MONOPOLY ECONOMIES OF SCALE In spite of the undesirable economic effect of a monopoly in general, a monopoly may in certain circumstances generate substantial economies of scale, which can be passed on to society in a lower price. The small firms of perfect competition are not large enough to bring about the economies of scale. Such economies of scale are to be found primarily in natural monopolies. Some economists have questioned the existence of this beneficial economic effect.

MONOPOLY TECHNOLOGICAL PROGRESS Another potential benefit to society from monopoly type firms is that profits are often the motivation for technological progress and investment in new technology is made possible by the presence of these profits. However, monopolies well protected by entry barriers will not need to seek new technology, and if they do, their goal may be to lower costs for additional profits and new entry barriers.

PRICE DISCRIMINATION Price discrimination exists whenever different prices are charged for the same product and the difference in price cannot be explained by costs.

 

 

 The telephone company charging different rates for night and day calls is a good example of price discrimination. The reason why the telephone company is able to charge the higher day rates is because the demand is inelastic: certain calls have to be made during business hours. The regulatory commission tolerates the price discrimination because it provides a saving for those who can wait until the evening to make their calls.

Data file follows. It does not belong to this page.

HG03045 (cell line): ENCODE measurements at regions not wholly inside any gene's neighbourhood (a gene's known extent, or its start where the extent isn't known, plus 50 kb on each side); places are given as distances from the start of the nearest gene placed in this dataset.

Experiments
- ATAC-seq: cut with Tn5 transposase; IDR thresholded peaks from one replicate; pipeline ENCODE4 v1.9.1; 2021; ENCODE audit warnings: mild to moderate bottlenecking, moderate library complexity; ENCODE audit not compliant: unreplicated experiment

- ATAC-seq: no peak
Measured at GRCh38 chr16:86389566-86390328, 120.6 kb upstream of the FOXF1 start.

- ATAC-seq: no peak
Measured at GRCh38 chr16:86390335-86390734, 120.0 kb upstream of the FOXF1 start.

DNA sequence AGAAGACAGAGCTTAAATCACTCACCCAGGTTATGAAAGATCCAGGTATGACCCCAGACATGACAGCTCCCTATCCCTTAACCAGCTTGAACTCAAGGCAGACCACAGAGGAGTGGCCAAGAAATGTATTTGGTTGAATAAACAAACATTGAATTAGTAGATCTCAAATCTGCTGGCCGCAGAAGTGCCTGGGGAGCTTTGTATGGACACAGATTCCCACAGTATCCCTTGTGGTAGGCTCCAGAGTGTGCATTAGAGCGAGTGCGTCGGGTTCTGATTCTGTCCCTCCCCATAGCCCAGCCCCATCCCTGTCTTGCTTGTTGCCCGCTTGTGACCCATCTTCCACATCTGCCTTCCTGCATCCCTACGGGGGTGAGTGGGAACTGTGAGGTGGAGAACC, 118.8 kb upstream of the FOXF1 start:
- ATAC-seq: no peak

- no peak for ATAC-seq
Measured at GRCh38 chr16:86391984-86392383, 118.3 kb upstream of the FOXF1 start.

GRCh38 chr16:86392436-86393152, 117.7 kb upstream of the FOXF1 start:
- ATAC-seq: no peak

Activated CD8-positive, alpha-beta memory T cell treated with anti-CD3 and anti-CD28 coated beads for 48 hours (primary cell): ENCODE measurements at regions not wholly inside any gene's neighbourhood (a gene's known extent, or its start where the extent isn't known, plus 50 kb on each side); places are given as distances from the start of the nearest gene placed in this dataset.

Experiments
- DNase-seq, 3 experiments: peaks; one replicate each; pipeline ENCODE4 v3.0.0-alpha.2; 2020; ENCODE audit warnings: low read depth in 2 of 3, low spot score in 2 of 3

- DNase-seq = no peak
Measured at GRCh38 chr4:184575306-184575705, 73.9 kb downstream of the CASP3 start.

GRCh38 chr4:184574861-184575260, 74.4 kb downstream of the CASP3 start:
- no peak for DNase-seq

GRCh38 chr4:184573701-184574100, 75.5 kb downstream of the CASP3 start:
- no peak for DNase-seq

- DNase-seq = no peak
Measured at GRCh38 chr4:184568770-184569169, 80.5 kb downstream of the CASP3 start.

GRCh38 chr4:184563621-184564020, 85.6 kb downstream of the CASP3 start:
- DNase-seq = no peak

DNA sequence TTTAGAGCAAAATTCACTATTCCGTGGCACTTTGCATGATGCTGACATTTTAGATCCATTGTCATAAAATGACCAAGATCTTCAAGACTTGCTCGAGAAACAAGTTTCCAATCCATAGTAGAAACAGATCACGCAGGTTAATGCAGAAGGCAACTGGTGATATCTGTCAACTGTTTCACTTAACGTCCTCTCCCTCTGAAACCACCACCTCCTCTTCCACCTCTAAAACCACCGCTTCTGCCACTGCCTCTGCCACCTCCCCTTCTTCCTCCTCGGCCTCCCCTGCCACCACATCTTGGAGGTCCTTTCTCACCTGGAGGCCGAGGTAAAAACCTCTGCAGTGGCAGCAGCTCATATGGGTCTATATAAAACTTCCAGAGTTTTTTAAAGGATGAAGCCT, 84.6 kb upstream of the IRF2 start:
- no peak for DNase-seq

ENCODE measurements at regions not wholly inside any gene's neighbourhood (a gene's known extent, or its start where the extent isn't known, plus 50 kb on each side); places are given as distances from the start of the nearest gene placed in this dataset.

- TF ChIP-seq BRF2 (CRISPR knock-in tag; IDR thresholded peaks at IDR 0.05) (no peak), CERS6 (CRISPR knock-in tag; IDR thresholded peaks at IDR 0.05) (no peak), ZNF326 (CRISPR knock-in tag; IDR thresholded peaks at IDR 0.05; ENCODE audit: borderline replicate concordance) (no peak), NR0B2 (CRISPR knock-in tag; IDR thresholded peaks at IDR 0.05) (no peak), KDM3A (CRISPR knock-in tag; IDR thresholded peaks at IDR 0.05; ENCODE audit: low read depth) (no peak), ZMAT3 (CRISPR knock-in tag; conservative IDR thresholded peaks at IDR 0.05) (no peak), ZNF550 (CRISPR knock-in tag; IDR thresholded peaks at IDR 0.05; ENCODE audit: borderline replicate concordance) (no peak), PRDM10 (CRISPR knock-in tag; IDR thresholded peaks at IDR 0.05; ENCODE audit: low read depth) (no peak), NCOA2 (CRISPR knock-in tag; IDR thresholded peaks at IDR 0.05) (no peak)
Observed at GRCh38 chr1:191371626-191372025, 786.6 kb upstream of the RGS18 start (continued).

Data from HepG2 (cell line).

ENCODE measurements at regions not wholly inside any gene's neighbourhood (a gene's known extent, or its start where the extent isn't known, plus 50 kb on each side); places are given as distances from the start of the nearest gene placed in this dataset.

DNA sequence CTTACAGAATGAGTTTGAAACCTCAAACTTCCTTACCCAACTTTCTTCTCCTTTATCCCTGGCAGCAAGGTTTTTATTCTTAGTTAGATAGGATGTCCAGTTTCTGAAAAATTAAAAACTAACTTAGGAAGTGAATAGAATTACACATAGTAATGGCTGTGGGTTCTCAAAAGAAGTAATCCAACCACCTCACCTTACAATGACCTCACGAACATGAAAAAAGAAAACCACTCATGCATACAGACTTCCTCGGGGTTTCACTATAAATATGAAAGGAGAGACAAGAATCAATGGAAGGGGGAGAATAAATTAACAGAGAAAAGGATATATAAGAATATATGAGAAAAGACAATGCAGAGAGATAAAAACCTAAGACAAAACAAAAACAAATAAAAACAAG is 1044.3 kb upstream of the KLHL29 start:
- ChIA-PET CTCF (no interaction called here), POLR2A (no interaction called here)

PRICE DISCRIMINATION CONDITIONS In order for the price discrimination to be possible, a firm must – be a monopoly or have some power over price, – be able to segment its market, and – be able to prevent cross selling from one market segment to another. Generally, the market segments will have different elasticities.

PRICE DISCRIMINATION EFFECTS The purpose of price discrimination is to increase the profit of the monopolist. This is achieved by charging a higher price to those customers who are more inelastic. Price discrimination is generally considered harmful to society and an unfair practice. It is declared illegal in the Sherman Act. However, price discrimination is, nevertheless, tolerated in many instances, in part, because it may result in larger overall output, and is occasionally a form of income redistribution.

NATURAL MONOPOLY Natural monopolies are said to exist in industries where competition is unworkable and would result in costly duplication of fixed capital. Most natural monopolies are public utilities. These are regulated by commissions.

 A water supply company is a typical natural monopoly. It is usually the only supplier of water for a given section of a town because it would be wasteful (in fixed assets) to have more than one company offering water to the same house.

REGULATED MONOPOLY The major task of the commission regulating a natural monopoly is to set the price (or rate) that the utility is allowed to charge. One method is the fair-return pricing method. The price is set at the point where it is equal to average total cost. The average total cost is allowed to include a market rate of return to make sure that new funds can be attracted for expansion. This practice often results in cost padding by utilities.

 Gas, water, electric and telephone companies are all regulated companies. Many companies in the transportation sector are also regulated (such as urban bus transportation and trucking). Deregulation of some of the industries has shown that the regulatory process was (for instance in the case of airlines) to the detriment – not benefit – of consumers.

REGULATED MONOPOLY SUBSIDY In a few cases of natural monopolies, a price below average cost is imposed on a utility to require a large output from the firm. The loss incurred by the firm is then offset with a subsidy.